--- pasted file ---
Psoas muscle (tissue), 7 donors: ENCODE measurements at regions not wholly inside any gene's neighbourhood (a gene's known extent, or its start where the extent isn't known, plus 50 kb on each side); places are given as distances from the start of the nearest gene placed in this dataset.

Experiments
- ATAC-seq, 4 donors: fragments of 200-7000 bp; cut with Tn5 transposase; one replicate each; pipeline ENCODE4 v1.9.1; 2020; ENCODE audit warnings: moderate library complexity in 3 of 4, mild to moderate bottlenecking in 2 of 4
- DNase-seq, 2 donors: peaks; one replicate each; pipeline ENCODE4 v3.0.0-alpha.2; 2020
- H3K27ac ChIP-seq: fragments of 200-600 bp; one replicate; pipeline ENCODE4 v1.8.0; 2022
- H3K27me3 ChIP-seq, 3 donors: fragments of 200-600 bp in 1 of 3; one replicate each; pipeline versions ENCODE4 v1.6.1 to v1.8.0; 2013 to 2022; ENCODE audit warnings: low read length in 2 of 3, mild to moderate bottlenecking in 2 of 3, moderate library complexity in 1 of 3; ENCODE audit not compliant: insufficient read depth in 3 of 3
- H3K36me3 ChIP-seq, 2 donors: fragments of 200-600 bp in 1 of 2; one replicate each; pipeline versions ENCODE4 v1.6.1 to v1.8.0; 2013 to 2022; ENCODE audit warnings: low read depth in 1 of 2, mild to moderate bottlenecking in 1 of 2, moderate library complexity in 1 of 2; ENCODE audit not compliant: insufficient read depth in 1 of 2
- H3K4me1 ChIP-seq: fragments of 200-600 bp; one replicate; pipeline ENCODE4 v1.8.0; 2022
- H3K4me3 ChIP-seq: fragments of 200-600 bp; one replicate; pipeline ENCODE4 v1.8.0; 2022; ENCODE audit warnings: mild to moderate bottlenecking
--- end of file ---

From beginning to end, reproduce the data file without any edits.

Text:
Psoas muscle (tissue), 7 donors: ENCODE measurements at regions not wholly inside any gene's neighbourhood (a gene's known extent, or its start where the extent isn't known, plus 50 kb on each side); places are given as distances from the start of the nearest gene placed in this dataset.

Experiments
- ATAC-seq, 4 donors: fragments of 200-7000 bp; cut with Tn5 transposase; one replicate each; pipeline ENCODE4 v1.9.1; 2020; ENCODE audit warnings: moderate library complexity in 3 of 4, mild to moderate bottlenecking in 2 of 4
- DNase-seq, 2 donors: peaks; one replicate each; pipeline ENCODE4 v3.0.0-alpha.2; 2020
- H3K27ac ChIP-seq: fragments of 200-600 bp; one replicate; pipeline ENCODE4 v1.8.0; 2022
- H3K27me3 ChIP-seq, 3 donors: fragments of 200-600 bp in 1 of 3; one replicate each; pipeline versions ENCODE4 v1.6.1 to v1.8.0; 2013 to 2022; ENCODE audit warnings: low read length in 2 of 3, mild to moderate bottlenecking in 2 of 3, moderate library complexity in 1 of 3; ENCODE audit not compliant: insufficient read depth in 3 of 3
- H3K36me3 ChIP-seq, 2 donors: fragments of 200-600 bp in 1 of 2; one replicate each; pipeline versions ENCODE4 v1.6.1 to v1.8.0; 2013 to 2022; ENCODE audit warnings: low read depth in 1 of 2, mild to moderate bottlenecking in 1 of 2, moderate library complexity in 1 of 2; ENCODE audit not compliant: insufficient read depth in 1 of 2
- H3K4me1 ChIP-seq: fragments of 200-600 bp; one replicate; pipeline ENCODE4 v1.8.0; 2022
- H3K4me3 ChIP-seq: fragments of 200-600 bp; one replicate; pipeline ENCODE4 v1.8.0; 2022; ENCODE audit warnings: mild to moderate bottlenecking